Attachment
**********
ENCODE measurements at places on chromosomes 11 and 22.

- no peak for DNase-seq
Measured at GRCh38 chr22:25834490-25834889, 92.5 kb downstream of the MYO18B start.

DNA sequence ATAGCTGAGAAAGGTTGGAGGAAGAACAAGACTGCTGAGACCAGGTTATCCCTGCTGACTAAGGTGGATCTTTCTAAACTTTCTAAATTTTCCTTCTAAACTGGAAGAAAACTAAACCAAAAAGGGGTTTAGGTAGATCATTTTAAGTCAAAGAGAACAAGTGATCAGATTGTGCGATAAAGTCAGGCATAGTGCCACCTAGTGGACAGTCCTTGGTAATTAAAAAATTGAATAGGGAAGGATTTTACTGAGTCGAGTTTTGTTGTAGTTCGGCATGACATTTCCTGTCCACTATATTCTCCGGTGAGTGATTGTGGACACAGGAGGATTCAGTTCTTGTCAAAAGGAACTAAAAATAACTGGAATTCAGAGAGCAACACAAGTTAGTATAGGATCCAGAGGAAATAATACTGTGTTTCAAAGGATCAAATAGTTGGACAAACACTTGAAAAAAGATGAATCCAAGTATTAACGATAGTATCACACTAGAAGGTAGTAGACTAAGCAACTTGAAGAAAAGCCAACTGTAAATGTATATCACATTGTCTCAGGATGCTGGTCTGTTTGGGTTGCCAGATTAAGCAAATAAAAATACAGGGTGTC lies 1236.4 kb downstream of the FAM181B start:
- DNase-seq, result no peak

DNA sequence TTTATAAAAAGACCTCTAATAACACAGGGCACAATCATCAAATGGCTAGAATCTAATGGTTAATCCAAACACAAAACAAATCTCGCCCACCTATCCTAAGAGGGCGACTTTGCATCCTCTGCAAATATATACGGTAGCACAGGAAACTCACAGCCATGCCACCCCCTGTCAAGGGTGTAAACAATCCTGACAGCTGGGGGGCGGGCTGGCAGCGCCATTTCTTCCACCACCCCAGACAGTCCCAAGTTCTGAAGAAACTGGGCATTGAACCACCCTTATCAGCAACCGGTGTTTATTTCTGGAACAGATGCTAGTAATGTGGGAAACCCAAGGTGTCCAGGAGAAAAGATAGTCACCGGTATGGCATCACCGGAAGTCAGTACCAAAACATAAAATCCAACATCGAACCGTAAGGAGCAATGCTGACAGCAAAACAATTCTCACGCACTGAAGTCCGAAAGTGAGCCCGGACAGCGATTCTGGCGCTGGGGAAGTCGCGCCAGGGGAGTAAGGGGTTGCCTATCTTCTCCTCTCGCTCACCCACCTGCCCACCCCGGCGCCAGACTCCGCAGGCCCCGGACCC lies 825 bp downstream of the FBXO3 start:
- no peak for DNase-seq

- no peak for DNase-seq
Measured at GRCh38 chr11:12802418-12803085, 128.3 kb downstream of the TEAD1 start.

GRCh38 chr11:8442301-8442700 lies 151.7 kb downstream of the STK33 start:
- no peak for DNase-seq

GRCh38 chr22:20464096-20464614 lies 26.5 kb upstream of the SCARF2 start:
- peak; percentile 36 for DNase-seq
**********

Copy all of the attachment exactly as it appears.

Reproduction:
ENCODE measurements at places on chromosomes 11 and 22.

- no peak for DNase-seq
Measured at GRCh38 chr22:25834490-25834889, 92.5 kb downstream of the MYO18B start.

DNA sequence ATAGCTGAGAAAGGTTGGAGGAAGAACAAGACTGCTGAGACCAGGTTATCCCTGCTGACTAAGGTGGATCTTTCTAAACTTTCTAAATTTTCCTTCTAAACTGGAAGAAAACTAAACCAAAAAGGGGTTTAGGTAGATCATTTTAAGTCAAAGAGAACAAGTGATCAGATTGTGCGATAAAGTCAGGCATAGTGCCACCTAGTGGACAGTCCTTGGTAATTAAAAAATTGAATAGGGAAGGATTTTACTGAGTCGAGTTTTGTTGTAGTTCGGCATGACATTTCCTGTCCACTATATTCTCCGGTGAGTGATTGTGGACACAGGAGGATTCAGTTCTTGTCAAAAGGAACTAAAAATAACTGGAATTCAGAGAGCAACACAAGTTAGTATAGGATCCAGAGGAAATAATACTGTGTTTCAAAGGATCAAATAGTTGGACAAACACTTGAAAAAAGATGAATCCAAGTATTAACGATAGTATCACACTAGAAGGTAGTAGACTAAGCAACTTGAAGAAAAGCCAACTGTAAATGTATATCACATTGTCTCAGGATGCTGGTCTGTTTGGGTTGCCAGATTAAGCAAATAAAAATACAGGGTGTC lies 1236.4 kb downstream of the FAM181B start:
- DNase-seq, result no peak

DNA sequence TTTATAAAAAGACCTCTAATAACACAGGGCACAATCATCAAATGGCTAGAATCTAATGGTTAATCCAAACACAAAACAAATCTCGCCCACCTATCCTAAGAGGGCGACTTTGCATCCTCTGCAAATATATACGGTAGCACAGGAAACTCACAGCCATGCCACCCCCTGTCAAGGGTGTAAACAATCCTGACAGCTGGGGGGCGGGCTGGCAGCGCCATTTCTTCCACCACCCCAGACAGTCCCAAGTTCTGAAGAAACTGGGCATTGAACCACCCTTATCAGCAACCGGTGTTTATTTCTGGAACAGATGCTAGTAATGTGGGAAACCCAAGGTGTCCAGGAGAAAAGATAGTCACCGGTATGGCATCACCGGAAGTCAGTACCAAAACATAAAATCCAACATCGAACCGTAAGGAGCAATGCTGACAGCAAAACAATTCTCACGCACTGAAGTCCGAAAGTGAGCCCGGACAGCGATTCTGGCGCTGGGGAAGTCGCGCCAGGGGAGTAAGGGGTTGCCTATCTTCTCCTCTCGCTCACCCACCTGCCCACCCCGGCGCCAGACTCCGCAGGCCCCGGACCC lies 825 bp downstream of the FBXO3 start:
- no peak for DNase-seq

- no peak for DNase-seq
Measured at GRCh38 chr11:12802418-12803085, 128.3 kb downstream of the TEAD1 start.

GRCh38 chr11:8442301-8442700 lies 151.7 kb downstream of the STK33 start:
- no peak for DNase-seq

GRCh38 chr22:20464096-20464614 lies 26.5 kb upstream of the SCARF2 start:
- peak; percentile 36 for DNase-seq